plt.savefig('Measurement_result.png')
plt.show()

Now we could do some statistics or fit a sine function to it. I’ll explain this in a future blog post. A small bonus can be achieved via the following command:

dmm.write('DISP:TEXT "73 DE DH7DN"')

## Night Mode Image Quality = meh

I shot some oscilloscope images yesterday with my smartphone and I was really wondering about the bad image quality of the 10 MHz sine wave. Today I tried to repeat the experiment and unfortunately I got the same results. As it seems, the bad image quality is the result of using the “Night Mode” and simultaneous digital zoom-in. The image shot took 5-8 seconds in a motion stabilized environment. However, the heavy compression artifacts are still there.

After tinkering around with the camera app, I discovered the “Pro” Mode where the user is in control of camera parameters such as ISO, focus, camera lens and exposure time. The results are much better – sharper image and no compression artifacts. The phone is a Samsung Galaxy S22 with Android 11 operating system.

The results are comparable to my Nikon D7200. Unfortunately, the workflow from shooting photographs to transferring to the PC is a horror. I’m currently trying to figure out how to shoot quick photographs, process them and upload them as quickly as possible.

## Leo Bodnar Fast Risetime Pulse Generator

A new and useful addition to the lab is a (30 ± 2) ps Fast Risetime Pulse Generator from Leo Bodnar Electronics. A pulse generator is needed to test oscilloscopes for their analog frequency bandwidth and risetime. Other applications for pulse generators would be for example time domain reflectometry (TDR) or high-speed broadband measurements (radar, semiconductors). The function description and details of the Leo Bodnar Pulse Generator are very well explained in a YouTube video by Shahriar from TheSignalPath.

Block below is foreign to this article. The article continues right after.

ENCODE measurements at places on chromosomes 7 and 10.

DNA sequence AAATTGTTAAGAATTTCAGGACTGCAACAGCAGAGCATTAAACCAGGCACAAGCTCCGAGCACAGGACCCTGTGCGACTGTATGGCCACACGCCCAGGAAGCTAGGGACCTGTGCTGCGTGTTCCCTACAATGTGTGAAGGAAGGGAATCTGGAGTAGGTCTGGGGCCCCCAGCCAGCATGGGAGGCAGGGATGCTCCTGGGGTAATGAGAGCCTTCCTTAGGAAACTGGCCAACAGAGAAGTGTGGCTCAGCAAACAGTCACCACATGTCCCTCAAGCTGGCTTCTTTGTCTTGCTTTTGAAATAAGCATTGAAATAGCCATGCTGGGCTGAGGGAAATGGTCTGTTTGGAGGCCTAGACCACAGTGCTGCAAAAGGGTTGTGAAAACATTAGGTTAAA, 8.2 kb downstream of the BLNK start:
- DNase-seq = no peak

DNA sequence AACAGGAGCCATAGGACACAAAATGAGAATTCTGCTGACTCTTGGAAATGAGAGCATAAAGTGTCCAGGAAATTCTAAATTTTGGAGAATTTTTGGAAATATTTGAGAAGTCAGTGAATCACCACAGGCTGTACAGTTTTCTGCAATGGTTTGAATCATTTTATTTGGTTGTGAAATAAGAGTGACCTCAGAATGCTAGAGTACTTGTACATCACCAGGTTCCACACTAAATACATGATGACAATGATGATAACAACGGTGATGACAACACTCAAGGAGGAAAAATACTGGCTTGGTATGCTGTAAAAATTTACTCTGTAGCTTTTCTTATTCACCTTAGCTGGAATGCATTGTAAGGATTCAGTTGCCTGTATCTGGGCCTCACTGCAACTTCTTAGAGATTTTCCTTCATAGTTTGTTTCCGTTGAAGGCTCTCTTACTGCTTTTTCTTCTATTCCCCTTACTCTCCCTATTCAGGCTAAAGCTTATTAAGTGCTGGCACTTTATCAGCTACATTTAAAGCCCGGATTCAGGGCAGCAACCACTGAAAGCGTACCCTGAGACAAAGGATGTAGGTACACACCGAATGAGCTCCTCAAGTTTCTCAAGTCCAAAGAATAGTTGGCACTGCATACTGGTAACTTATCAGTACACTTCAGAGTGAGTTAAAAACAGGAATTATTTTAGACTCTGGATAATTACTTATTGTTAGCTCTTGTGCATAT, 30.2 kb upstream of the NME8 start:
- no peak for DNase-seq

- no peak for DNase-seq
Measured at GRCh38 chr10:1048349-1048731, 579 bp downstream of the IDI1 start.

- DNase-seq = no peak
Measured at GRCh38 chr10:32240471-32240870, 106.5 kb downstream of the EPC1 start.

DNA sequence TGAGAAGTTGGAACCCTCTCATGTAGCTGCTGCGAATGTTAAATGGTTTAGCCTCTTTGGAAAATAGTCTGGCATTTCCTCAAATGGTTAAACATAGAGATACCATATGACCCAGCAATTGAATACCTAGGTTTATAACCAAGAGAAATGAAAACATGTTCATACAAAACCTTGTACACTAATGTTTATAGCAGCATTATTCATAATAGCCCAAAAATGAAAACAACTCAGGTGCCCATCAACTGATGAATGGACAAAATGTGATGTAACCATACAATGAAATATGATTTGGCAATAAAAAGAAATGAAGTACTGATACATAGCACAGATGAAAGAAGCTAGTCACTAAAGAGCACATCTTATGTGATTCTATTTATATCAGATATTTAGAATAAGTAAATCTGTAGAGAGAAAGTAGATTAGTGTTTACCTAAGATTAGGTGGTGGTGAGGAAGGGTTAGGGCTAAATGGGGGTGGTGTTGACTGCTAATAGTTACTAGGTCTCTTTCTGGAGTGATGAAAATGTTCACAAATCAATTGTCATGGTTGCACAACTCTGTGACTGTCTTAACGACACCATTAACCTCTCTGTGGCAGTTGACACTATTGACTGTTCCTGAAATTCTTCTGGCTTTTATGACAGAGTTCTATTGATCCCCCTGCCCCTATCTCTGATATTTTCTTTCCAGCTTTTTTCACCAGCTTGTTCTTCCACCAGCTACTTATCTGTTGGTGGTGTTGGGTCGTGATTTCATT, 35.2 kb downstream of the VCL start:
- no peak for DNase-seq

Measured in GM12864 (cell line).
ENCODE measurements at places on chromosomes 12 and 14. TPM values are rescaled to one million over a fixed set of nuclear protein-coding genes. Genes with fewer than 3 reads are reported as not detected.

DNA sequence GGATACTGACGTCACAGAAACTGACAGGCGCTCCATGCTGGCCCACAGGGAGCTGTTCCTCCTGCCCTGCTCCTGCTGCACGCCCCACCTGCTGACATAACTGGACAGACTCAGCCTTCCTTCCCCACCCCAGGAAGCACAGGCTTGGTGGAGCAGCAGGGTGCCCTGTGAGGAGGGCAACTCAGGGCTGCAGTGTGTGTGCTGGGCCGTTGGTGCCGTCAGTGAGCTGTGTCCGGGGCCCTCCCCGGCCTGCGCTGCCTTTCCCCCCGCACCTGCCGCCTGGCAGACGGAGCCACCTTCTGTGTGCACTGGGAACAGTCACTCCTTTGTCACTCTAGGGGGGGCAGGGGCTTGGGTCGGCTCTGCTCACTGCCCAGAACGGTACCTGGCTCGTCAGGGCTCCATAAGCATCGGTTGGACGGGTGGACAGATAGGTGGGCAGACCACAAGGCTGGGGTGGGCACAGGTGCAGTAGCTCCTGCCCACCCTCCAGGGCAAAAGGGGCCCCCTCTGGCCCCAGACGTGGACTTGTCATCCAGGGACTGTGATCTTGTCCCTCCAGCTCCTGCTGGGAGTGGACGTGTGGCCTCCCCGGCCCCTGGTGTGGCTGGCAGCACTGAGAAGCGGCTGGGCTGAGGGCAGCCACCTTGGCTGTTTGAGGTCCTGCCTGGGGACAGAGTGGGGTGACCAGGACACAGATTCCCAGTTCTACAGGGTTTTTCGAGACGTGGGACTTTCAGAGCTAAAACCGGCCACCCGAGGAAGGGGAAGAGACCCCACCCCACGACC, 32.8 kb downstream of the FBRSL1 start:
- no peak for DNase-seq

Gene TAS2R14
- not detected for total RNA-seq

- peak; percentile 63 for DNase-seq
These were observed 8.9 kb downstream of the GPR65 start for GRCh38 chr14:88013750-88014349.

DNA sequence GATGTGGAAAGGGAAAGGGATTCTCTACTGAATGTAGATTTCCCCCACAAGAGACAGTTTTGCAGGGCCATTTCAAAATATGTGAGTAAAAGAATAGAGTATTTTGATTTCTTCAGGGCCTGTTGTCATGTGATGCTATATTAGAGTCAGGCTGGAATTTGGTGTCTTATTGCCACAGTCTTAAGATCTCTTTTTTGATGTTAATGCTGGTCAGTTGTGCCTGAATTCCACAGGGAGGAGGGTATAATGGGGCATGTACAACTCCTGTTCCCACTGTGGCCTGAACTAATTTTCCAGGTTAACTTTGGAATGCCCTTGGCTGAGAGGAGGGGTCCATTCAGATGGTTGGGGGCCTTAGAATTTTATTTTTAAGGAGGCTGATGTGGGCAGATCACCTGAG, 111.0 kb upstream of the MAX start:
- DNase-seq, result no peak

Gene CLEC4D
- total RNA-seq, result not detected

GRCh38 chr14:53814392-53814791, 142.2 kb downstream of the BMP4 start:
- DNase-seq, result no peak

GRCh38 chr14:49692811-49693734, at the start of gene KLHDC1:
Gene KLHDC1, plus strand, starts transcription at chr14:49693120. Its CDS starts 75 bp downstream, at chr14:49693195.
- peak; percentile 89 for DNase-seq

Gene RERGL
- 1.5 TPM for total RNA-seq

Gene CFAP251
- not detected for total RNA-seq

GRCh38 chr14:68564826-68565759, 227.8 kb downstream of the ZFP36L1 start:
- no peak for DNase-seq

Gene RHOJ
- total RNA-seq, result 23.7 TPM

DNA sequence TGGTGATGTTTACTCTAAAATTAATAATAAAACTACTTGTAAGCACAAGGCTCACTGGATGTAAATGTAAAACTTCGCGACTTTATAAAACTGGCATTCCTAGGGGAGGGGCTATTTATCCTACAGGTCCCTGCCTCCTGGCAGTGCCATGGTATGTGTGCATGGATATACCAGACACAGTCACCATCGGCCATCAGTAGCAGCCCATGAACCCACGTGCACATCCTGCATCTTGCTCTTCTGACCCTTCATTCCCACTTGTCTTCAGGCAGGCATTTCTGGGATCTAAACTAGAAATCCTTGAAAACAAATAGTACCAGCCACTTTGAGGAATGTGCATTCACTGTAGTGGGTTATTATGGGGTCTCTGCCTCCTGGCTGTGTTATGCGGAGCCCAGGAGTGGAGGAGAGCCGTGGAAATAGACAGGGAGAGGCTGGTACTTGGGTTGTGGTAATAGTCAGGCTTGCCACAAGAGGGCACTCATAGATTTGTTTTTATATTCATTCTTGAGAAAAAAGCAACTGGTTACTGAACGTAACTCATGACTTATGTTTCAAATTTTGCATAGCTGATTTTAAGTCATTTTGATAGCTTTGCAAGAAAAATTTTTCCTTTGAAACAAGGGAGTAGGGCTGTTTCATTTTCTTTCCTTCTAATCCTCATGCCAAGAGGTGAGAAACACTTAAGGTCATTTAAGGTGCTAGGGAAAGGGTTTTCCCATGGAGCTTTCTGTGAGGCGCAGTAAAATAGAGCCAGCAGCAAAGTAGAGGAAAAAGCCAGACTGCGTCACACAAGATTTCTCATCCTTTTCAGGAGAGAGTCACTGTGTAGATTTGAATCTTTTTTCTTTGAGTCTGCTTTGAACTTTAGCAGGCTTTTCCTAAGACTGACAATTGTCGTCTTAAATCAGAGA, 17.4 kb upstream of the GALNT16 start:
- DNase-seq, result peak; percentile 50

So, having all the informations I need, I made some photo(n)graphs and did a quick measurement on my Tektronix 2465B analog oscilloscope. Its specified bandwidth should be 400 MHz. By measuring the rise time $$T_\mathrm{r}$$, one may estimate the analog bandwidth $$\Delta f$$ by using the following equation:

$$\Delta f = \cfrac{0.35}{T_\mathrm{r}}.$$

For example, if the rise time is measured in nanoseconds, the bandwidth will be stated in GHz because… physics: $$f = 1/T$$.

The pulse generator is a very compact device. Its dimensions are approx. 24 mm x 24 mm. It is equipped with an USB and Trigger (SMA) connectors on the front side and a oscilloscope connector (BNC, SMA or 2.92 mm microwave) on the back side. In order to operate it, one needs a USB cable with a power supply (e. g. a PC or an USB power bank), various adapters (SMA to BNC) and a short coaxial cable in order to connect the trigger output to the oscilloscope.

I ordered a SMA version of the pulse generator, however they shipped me the 2.92 mm version which is slightly more expensive (99 pounds). The shipping from UK to Germany took approx. 2 weeks and added 20% costs due to customs and shipping. Yeah, Brexit has a price tag for all of us. The 2.92 mm version has a slightly higher upper frequency specifications (40 GHz) compared to SMA (18 GHz). They provided me a calibration chart with determined rise times of approx 30 ps (rising edge) and 28 ps (falling edge).